Lawmakers have a shortened week of business starting today before they begin a two-week recess for the July 4 holiday. But the Senate Appropriations Committee will take a step toward a likely showdown with the House over funding the government.

On Thursday, the Senate committee will meet to debate the first two of 12 bills needed to fund the government for fiscal 2024, including the Agriculture measure that funds USDA and FDA.

The committee hasn’t released the text of the Ag bill yet but it’s certain to include significantly more new funding than the version that Republicans advanced through the House Appropriations Committee last week.

A senior member of Senate Appropriations, John Boozman of Arkansas, acknowledges it’s going to be hard to find an agreement between the House and Senate. But he expresses optimism that allowing members to debate spending bills on both the House and Senate floor this year will lead to some willingness to compromise.

“Members really want to participate in the process,” Boozman said. “I think once we get them participating in the process, and they start seeing results, seeing things passed, then there's a tendency then to kind of work all these things out.”

Rural health services need attention

Voters nationwide think health care in rural communities is worse than in the rest of the country, according to a new online survey commissioned by One Country Project. Since 2010, more than 130 rural hospitals have closed, leaving hundreds of miles between facilities. The far distances can be even more critical when dealing with life-threatening conditions such as a brain injury, heart attack or stroke when every second counts. 

The survey found that 96% of voters agree emergency air medical transportation is an important life-saving service. It also found that 84% support increasing the Medicare reimbursement rate for air medical services. Currently the rate only covers 50% of the costs associated with transporting patients via air ambulance. The survey found that 84% of voters oppose the U.S. Department of Veterans Affairs’ recent cuts to the emergency air medical reimbursement rate.

Former North Dakota Democratic senator and One country Project founder Heidi Heitkamp said the findings “underscore the importance of preserving access to emergency air medical services for rural Americans. It’s crucial to ensure air medical providers are fairly reimbursed so that patients can continue having access to this lifesaving service.”

New bill protects retailers from SNAP EBT transaction fees

Rep. Shontel Brown, D-Ohio, has introduced the Ensuring Fee-Free Benefit Transactions Act to make permanent provisions in the 2018 farm bill to protect Supplemental Nutrition Assistance Program retailers from fees by closing a loophole that subjects them to processing fees on SNAP transactions. 

“These extra costs to businesses could force many small, minority or family-owned independent retailers to stop accepting SNAP or raise their prices,” Brown said in a release.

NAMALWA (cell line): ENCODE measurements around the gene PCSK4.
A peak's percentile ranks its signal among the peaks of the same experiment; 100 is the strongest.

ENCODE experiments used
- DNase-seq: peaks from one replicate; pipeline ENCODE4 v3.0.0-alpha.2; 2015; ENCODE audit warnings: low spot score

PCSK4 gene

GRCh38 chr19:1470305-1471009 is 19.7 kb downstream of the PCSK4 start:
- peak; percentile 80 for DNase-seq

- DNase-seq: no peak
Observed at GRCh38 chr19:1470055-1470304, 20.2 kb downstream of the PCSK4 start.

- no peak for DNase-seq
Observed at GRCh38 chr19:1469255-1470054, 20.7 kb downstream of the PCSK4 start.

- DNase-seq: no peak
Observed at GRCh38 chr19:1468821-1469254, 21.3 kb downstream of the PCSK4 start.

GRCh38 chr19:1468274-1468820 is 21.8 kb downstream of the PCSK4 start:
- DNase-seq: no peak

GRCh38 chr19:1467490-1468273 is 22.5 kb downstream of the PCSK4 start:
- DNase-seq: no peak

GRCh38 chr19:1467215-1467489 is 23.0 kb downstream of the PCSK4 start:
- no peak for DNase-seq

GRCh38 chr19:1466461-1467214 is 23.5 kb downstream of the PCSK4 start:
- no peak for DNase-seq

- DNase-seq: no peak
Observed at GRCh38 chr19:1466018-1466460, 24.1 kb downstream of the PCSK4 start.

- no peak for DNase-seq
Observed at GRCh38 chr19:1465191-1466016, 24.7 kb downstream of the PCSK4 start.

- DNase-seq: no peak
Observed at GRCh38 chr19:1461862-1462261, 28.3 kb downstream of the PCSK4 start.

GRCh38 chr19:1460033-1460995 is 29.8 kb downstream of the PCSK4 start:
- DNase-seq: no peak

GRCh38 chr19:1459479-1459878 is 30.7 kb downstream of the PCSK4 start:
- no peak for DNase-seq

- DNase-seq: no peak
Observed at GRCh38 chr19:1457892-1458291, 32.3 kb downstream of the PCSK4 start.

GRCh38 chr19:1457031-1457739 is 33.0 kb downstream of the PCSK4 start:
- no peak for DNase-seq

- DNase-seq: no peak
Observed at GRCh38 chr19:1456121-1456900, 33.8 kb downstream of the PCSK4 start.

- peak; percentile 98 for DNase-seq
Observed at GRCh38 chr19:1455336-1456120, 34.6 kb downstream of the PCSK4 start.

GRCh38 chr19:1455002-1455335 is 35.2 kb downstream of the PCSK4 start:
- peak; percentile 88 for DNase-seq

The bill is supported by the National Grocers Association and the Food Industry Association.  

Public Lands Council ramps up effort against BLM proposal

The Public Lands Council, a group of cattle and sheep producers, said Monday it was preparing a letter criticizing a proposed Bureau of Land Management rule that would allow BLM to enter into 10-year conservation leases with third-party entities.

The letter for which the group is collecting signatures argues that the BLM “repeatedly failed in their commitment to work with stakeholders like ranchers.” It said the agency did not provide advance notice or have discussions with rancher organizations and only held three briefings in “major urban areas” instead of areas where ranchers live.

Don’t miss a beat! It’s easy to sign up for a FREE month of Agri-Pulse news! For the latest on what’s happening in Washington, D.C. and around the country in agriculture, just click here.

Take note: At a hearing last week, BLM principal deputy director Nada Wolff Culver said the agency held five informational sessions on the proposed rule and plans to consider over 120,000 public comments before finalizing it. 

New York senator proposes national farmer suicide hotline

Sen. Kirsten Gillibrand, D-N.Y., introduced legislation last week that would create a 24/7 national crisis hotline for farmers and ranchers.

The National Agricultural Crisis Hotline Act would be staffed by licensed health care and mental health professionals familiar with agriculture, who could “provide suicide crisis intervention, mental health and substance use disorder support, and agriculture-related referral services,” according to a press release.

Take note: Producers can currently access the Suicide and Crisis Lifeline, which supports the general American public, by dialing 988. 

FSA accepting nominations for county committees

The Farm Service Agency is taking nominations for committee elections that will take place later in the year, introducing a new GIS tool so producers can more easily determine which Local Administrative Area they’re located in.

“Based on feedback from stakeholders, including the USDA Equity Commission, we are unveiling this new tool to make it easier for producers to effectively participate in the process,” FSA Administrator Zach Ducheneaux said.

That commission has made a number of recommendations to make county committee membership more diverse.

“Committee members are vital to how FSA carries out disaster programs, as well as conservation, commodity and price support programs, county office employment and other agricultural issues,” USDA said.

Questions, comments, tips? Email